Howard Zinn currently resides in the Boston suburb of Newton, Massachusetts with his wife Roslyn. The couple have two children, Myla and Jeff, and five grandchildren. In addition to his histories, Zinn is a playwright: His first play, "Daughter of Venus", was produced in 1985, and his most famous play, "Emma", based on the life of anarchist Emma Goldman, has been staged five times since its initial production in 1986. His most recent play, "Marx in Soho" (1999), is still being performed in small theaters throughout the United States.

- IMDb Mini Biography By: Jon C. Hopwood

Spouse (1)

Roslyn Zinn (1944 - 2008) (her death) (2 children)

Trivia (6)

Zinn and his book, "A People's History of the United States, " are mentioned by Matt Damon's character (Will Hunting) in Good Will Hunting (1997).
Son Jeff (b. 1950) is the director of Wellfleet Harbor Actors Theater. [2000]
In the spring of 2003, to commemorate the sale of the one millionth copy of "A People's History of the United States", a dramatic reading from the book was held at the 92nd Street Y in New York City. The reading featured Danny Glover, Andre Gregory, James Earl Jones, actress Myla Pitt, Marisa Tomei, Kurt Vonnegut Jr., Alice Walker (herself a former student of Zinn's at Atlanta's Spelman College), Alfre Woodard, Harris Yulin, and Howard's son Jeff Zinn, the artistic director of the Wellfleet Harbor Actors Theater. Howard Zinn as narrator. The event was aired on Democracy Now!, hosted by Amy Goodman, and is online at the Democracy Now web site. The program was also released as a book and CD under the title "The People Speak: American Voices, Some Famous, Some Little Known."
Zinn's autobiography, "You Can't Be Neutral on a Moving Train", was made into the documentary film Howard Zinn: You Can't Be Neutral on a Moving Train (2004), by Deb Ellis and Denis Mueller. The film includes footage of Howard and Roslyn Zinn, Noam Chomsky, Marian Wright Edelman, Daniel Ellsberg, Tom Hayden and Alice Walker. The 78-minute film on DVD includes these special features: On Human Nature and Aggression; his speech at Veterans for Peace Conference, 2004; and audio of his 1971 speech at the Boston Common on Civil Disobedience. The film is narrated by actor Matt Damon; when Damon was a child, his family moved next door to the Zinns in West Newton, Massachusetts, and became friends (the Zinns occasionally babysat the Damon boys). Damon included a reference to A People's History in his film Good Will Hunting, and read the latter half of People's History for an audiobook released February 1, 2003 ( ISBN 0060530065).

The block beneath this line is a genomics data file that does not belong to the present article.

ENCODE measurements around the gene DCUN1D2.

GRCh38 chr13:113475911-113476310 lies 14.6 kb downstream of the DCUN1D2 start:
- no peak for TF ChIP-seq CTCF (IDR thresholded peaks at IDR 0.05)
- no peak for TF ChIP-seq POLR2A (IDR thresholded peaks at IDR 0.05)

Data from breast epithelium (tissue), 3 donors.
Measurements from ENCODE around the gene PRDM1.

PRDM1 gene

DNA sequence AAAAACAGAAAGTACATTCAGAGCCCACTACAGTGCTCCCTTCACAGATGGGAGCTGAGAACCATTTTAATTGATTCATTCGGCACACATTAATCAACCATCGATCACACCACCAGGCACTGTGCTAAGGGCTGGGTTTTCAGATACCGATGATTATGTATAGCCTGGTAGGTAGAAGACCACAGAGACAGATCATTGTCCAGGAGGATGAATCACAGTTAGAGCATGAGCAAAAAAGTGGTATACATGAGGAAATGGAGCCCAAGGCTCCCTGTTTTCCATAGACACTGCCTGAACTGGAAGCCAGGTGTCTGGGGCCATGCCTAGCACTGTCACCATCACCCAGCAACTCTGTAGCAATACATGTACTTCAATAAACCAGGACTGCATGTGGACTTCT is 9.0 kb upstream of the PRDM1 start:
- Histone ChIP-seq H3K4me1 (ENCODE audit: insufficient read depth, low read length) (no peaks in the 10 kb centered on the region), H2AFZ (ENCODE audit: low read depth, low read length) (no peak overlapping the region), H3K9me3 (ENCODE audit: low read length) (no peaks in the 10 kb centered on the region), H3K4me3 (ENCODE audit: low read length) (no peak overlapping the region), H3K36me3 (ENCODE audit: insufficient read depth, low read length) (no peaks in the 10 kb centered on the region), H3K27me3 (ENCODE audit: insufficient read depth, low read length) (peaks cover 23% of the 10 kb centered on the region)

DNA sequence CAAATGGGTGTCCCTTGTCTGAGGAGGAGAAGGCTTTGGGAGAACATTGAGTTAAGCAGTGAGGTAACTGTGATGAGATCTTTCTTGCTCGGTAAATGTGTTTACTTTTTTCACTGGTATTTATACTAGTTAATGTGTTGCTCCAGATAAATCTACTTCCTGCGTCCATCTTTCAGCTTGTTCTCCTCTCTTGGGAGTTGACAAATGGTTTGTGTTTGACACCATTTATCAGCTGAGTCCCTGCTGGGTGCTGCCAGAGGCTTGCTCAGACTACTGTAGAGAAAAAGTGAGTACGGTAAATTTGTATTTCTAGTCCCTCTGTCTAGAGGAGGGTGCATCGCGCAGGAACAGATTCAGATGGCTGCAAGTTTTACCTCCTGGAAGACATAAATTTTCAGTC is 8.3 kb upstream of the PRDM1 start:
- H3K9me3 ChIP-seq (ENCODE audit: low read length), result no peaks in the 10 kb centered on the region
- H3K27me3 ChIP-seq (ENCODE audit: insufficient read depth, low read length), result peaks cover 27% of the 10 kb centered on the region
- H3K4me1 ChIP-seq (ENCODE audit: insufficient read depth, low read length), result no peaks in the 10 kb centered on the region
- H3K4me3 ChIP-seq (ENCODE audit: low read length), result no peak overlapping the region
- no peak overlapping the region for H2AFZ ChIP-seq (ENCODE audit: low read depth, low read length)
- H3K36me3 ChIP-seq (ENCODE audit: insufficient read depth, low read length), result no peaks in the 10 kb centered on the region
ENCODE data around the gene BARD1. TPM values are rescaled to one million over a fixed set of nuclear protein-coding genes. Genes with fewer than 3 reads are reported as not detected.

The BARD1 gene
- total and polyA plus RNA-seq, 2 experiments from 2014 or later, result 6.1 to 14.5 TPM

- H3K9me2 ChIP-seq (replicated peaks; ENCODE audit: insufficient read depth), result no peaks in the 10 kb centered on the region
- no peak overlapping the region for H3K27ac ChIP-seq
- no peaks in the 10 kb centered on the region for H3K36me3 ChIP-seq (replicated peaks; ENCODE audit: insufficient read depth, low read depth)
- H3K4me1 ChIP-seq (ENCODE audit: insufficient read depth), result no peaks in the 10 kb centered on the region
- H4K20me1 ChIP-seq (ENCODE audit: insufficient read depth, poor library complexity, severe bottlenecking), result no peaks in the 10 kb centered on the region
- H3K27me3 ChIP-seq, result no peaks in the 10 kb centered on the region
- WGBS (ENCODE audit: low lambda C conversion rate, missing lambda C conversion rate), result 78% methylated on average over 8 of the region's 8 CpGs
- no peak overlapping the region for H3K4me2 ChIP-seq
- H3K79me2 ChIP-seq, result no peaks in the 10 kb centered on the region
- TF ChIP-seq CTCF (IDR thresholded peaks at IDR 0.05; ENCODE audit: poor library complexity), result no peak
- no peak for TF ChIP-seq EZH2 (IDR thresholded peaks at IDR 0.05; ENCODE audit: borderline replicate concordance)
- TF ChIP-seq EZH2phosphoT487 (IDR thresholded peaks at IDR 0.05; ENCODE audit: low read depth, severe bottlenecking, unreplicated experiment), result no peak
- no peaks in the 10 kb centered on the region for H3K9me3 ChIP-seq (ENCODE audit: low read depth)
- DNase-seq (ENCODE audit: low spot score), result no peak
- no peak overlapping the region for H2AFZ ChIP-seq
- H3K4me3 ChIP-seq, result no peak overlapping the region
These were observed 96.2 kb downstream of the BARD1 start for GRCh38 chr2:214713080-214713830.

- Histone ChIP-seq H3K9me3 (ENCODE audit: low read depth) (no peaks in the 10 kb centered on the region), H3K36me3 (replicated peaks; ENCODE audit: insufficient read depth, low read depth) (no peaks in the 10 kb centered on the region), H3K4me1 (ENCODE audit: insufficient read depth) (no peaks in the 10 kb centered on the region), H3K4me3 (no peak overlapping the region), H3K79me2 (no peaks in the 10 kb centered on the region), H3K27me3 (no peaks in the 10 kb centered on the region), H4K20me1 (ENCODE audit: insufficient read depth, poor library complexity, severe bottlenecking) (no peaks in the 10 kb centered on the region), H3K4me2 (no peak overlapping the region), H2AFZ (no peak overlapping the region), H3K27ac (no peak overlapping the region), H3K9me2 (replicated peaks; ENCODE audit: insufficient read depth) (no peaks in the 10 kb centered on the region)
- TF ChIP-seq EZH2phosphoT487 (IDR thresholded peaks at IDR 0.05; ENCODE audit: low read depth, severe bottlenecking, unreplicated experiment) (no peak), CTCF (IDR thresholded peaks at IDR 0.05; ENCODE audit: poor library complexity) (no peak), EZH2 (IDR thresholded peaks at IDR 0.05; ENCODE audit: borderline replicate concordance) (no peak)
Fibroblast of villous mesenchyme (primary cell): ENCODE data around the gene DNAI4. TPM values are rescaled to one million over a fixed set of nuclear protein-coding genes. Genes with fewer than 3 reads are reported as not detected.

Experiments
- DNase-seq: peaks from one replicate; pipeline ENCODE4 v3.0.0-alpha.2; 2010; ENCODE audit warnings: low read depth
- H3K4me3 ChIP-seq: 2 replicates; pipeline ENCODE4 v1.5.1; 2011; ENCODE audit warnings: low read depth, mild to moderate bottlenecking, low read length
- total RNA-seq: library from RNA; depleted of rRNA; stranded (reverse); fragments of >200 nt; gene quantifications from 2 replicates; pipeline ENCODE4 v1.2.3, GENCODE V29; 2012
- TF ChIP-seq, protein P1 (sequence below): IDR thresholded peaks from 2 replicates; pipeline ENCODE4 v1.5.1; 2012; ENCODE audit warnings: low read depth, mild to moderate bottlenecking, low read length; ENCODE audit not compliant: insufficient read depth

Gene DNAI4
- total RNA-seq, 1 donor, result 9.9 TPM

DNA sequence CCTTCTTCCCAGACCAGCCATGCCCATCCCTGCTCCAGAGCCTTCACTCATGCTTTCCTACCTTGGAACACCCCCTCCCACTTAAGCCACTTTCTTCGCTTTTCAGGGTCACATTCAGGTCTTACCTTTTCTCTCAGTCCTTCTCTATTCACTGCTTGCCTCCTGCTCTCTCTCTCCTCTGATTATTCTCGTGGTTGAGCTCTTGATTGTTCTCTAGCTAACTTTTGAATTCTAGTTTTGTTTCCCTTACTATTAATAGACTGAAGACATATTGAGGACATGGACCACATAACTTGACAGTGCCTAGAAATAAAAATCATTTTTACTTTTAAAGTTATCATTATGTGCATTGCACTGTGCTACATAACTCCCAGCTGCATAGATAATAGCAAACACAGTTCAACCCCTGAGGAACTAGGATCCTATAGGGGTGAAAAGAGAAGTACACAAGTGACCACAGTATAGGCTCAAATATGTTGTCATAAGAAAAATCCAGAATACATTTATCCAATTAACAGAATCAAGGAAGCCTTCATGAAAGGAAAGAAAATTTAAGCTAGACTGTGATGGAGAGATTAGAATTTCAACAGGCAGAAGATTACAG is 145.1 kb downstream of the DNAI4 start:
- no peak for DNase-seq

Zinn's "A People's History of the United States" was referenced in a Columbus Day episode of the TV show The Sopranos (1999).
Words of remembrance were written by MIT's linguistics professor Noam Chomsky for "Time" magazine's Milestones section (Issue: February 22, 2010).

Personal Quotes (4)

I am hopeful. But hope rests on doing something. If you're not doing anything to change things, you have no right to be hopeful.
To be hopeful in bad times is not just foolishly romantic. It is based on the fact that human history is a history not only of cruelty, but also of compassion, sacrifice, courage, kindness.
[2002 - On the United States decision to wage war on Iraq after 9/11] We certainly should not be initiating a war, as it's not a clear and present danger to the United States, or in fact, to anyone around it. If it were, then the states around Iraq would be calling for a war on it. The Arab states around Iraq are opposed to the war, and if anyone's in danger from Iraq, they are. At the same time, the U.S. is violating the U.N. charter by initiating a war on Iraq. Bush made a big deal about the number of resolutions Iraq has violated-and it's true, Iraq has not abided by the resolutions of the Security Council. But it's not the first nation to violate Security Council resolutions. Israel has violated Security Council resolutions every year since 1967. Now, however, the U.S. is violating a fundamental principle of the U.N. Charter, which is that nations can't initiate a war-they can only do so after being attacked. And Iraq has not attacked us.
Let's talk about socialism. I think it's very important to bring back the idea of socialism into the national discussion to where it was at the turn of the [last] century before the Soviet Union gave it a bad name. Socialism had a good name in this country. Socialism had Eugene Debs. It had Clarence Darrow. It had Mother Jones. It had Emma Goldman. It had several million people reading socialist newspapers around the country. Socialism basically said, hey, let's have a kinder, gentler society. Let's share things. Let's have an economic system that produces things not because they're profitable for some corporation, but produces things that people need. People should not be retreating from the word socialism because you have to go beyond capitalism.